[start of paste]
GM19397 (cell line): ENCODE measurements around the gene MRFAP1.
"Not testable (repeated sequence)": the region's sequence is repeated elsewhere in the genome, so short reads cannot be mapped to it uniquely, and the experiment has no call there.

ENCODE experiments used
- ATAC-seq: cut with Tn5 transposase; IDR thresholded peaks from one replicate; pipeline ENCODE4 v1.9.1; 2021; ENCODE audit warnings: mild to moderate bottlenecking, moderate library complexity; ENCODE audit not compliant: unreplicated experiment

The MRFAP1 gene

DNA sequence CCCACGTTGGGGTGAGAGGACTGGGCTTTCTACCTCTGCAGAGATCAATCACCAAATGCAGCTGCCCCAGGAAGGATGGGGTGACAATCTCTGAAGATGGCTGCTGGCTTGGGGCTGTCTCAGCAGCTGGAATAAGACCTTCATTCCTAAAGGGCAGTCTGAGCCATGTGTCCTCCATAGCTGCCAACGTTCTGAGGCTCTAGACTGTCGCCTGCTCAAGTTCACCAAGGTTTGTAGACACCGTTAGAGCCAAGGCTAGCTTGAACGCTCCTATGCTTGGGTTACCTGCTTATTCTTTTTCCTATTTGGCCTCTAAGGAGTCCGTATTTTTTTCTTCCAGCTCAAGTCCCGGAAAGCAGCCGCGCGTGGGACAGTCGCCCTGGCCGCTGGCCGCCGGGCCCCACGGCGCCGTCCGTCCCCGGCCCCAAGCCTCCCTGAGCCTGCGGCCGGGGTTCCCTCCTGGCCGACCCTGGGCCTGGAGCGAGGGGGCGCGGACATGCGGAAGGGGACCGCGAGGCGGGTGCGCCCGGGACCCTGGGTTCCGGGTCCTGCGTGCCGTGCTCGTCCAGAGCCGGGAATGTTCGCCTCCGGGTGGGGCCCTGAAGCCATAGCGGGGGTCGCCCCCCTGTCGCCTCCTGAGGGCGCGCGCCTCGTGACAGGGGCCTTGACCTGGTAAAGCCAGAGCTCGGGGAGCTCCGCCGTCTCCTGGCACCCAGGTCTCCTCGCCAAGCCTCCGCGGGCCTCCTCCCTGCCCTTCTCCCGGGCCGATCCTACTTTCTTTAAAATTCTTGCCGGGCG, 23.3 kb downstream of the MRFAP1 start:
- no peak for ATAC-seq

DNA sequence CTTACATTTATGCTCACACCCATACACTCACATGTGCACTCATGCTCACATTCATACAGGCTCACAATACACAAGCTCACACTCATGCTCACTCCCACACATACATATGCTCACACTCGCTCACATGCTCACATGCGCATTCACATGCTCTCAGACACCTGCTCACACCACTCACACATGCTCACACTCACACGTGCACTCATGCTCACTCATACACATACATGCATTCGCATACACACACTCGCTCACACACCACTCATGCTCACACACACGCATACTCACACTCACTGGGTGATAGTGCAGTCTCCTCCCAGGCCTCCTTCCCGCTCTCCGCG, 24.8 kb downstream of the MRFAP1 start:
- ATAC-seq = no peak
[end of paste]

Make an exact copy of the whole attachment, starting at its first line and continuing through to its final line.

GM19397 (cell line): ENCODE measurements around the gene MRFAP1.
"Not testable (repeated sequence)": the region's sequence is repeated elsewhere in the genome, so short reads cannot be mapped to it uniquely, and the experiment has no call there.

ENCODE experiments used
- ATAC-seq: cut with Tn5 transposase; IDR thresholded peaks from one replicate; pipeline ENCODE4 v1.9.1; 2021; ENCODE audit warnings: mild to moderate bottlenecking, moderate library complexity; ENCODE audit not compliant: unreplicated experiment

The MRFAP1 gene

DNA sequence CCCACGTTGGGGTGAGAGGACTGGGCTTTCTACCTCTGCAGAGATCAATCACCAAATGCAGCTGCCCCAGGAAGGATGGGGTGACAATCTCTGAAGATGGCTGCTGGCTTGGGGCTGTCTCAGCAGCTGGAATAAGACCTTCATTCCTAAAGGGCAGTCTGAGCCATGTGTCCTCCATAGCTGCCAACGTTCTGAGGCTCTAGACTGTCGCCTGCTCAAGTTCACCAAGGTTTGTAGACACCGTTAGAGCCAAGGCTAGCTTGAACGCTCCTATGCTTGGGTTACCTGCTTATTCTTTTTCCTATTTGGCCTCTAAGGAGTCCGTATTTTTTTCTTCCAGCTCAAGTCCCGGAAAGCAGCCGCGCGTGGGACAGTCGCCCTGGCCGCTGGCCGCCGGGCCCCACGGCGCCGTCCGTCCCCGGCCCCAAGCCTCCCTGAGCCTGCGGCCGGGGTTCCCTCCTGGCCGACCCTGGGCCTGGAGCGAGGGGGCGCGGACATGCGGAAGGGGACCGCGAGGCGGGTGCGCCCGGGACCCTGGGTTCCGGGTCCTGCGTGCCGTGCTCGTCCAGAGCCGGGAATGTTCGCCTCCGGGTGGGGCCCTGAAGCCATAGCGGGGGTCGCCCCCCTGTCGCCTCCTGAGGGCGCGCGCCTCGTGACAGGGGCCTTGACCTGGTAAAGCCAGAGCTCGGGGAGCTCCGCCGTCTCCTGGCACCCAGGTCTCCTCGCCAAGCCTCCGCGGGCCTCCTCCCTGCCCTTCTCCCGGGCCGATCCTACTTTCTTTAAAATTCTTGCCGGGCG, 23.3 kb downstream of the MRFAP1 start:
- no peak for ATAC-seq

DNA sequence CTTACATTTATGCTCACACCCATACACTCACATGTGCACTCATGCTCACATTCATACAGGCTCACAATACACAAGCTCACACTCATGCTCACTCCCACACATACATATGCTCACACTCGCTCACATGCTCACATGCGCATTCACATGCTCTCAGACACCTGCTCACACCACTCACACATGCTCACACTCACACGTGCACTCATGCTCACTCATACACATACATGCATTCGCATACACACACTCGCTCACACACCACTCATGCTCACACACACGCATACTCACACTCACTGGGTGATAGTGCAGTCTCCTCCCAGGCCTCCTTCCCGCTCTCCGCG, 24.8 kb downstream of the MRFAP1 start:
- ATAC-seq = no peak